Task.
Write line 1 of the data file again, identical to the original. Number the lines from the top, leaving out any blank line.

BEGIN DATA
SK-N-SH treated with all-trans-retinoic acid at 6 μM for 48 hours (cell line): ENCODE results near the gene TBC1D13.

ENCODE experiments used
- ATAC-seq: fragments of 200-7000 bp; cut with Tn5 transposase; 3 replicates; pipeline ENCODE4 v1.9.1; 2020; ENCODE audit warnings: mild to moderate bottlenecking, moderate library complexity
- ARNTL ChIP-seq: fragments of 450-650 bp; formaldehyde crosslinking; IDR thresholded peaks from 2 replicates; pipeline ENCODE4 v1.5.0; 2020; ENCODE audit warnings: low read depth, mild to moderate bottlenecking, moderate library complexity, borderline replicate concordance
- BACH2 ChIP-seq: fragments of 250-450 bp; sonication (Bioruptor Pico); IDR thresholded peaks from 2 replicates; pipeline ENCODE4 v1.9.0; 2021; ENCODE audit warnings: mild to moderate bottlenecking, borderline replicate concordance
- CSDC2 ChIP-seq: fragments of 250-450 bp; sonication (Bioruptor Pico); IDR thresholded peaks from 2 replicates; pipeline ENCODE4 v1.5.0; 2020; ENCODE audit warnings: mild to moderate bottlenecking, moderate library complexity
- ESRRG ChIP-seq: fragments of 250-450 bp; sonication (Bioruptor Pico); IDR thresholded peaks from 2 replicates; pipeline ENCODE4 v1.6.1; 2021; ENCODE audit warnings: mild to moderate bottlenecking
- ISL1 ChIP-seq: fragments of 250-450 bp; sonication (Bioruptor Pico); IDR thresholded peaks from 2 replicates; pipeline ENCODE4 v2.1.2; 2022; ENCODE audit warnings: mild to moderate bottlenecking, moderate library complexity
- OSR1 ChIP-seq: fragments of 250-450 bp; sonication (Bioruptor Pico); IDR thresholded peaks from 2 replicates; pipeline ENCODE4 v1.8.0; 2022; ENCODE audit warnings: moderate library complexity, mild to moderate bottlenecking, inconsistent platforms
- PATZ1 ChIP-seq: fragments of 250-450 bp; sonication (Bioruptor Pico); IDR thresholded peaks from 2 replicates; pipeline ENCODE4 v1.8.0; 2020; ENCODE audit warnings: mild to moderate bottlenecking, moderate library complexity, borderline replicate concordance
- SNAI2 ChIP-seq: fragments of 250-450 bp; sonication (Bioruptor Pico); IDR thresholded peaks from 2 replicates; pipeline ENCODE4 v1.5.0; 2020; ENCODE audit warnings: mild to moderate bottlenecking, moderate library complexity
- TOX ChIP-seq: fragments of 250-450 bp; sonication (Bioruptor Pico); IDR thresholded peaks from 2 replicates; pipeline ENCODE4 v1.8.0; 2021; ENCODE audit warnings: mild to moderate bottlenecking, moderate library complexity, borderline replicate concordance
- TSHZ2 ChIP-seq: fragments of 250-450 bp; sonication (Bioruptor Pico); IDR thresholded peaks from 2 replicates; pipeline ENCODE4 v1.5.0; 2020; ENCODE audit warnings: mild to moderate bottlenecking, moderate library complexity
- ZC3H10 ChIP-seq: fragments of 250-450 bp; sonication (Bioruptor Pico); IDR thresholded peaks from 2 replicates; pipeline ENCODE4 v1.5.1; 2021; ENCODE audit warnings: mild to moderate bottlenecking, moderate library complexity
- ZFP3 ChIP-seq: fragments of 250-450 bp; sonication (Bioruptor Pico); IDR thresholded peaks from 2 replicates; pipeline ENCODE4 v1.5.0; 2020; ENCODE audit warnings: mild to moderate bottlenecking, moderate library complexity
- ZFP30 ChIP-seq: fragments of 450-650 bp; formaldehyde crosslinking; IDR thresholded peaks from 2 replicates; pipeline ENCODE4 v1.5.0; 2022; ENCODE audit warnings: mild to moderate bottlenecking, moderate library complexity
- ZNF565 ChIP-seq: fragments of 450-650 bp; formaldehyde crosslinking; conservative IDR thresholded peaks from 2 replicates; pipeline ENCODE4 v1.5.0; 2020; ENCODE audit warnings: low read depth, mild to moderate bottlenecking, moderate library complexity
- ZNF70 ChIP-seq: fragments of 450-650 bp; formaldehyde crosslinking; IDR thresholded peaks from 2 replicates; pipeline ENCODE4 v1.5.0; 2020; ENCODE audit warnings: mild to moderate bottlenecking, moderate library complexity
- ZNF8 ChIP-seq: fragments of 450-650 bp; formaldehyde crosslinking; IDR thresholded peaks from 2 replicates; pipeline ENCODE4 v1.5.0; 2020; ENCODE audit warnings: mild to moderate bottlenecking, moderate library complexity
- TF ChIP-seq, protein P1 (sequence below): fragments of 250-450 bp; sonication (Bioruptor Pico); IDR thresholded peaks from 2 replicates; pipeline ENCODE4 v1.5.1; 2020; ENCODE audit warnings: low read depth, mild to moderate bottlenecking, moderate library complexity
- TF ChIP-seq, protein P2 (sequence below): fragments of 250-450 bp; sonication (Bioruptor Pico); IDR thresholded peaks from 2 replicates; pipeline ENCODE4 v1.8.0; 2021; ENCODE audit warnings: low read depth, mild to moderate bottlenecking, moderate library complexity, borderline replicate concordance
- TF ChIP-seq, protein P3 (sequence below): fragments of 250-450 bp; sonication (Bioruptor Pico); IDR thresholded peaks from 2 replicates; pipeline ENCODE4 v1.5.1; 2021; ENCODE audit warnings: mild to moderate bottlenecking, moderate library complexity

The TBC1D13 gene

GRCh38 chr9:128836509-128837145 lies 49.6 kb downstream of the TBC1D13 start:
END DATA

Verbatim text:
SK-N-SH treated with all-trans-retinoic acid at 6 μM for 48 hours (cell line): ENCODE results near the gene TBC1D13.